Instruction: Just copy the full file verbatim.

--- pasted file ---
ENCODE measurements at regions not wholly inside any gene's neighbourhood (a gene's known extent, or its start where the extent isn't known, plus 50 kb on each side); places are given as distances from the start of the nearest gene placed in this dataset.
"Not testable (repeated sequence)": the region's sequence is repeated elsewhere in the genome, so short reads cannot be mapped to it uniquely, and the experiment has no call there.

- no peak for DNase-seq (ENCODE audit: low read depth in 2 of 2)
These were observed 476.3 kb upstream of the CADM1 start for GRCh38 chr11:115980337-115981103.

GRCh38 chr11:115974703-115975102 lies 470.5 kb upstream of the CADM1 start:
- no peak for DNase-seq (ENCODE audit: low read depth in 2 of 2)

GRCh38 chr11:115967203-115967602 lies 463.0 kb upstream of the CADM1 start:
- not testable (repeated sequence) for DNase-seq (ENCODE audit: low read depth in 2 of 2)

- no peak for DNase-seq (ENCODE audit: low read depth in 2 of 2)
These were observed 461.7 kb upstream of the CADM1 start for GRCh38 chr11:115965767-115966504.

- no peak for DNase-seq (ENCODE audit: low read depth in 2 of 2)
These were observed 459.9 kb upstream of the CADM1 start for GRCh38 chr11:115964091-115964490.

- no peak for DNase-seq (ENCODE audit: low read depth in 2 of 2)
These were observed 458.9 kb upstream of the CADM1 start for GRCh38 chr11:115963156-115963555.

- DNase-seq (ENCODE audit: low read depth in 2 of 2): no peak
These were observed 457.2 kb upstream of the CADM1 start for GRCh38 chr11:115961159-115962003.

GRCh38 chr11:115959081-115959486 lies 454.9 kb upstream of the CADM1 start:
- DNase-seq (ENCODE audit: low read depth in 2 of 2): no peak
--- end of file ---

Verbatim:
ENCODE measurements at regions not wholly inside any gene's neighbourhood (a gene's known extent, or its start where the extent isn't known, plus 50 kb on each side); places are given as distances from the start of the nearest gene placed in this dataset.
"Not testable (repeated sequence)": the region's sequence is repeated elsewhere in the genome, so short reads cannot be mapped to it uniquely, and the experiment has no call there.

- no peak for DNase-seq (ENCODE audit: low read depth in 2 of 2)
These were observed 476.3 kb upstream of the CADM1 start for GRCh38 chr11:115980337-115981103.

GRCh38 chr11:115974703-115975102 lies 470.5 kb upstream of the CADM1 start:
- no peak for DNase-seq (ENCODE audit: low read depth in 2 of 2)

GRCh38 chr11:115967203-115967602 lies 463.0 kb upstream of the CADM1 start:
- not testable (repeated sequence) for DNase-seq (ENCODE audit: low read depth in 2 of 2)

- no peak for DNase-seq (ENCODE audit: low read depth in 2 of 2)
These were observed 461.7 kb upstream of the CADM1 start for GRCh38 chr11:115965767-115966504.

- no peak for DNase-seq (ENCODE audit: low read depth in 2 of 2)
These were observed 459.9 kb upstream of the CADM1 start for GRCh38 chr11:115964091-115964490.

- no peak for DNase-seq (ENCODE audit: low read depth in 2 of 2)
These were observed 458.9 kb upstream of the CADM1 start for GRCh38 chr11:115963156-115963555.

- DNase-seq (ENCODE audit: low read depth in 2 of 2): no peak
These were observed 457.2 kb upstream of the CADM1 start for GRCh38 chr11:115961159-115962003.

GRCh38 chr11:115959081-115959486 lies 454.9 kb upstream of the CADM1 start:
- DNase-seq (ENCODE audit: low read depth in 2 of 2): no peak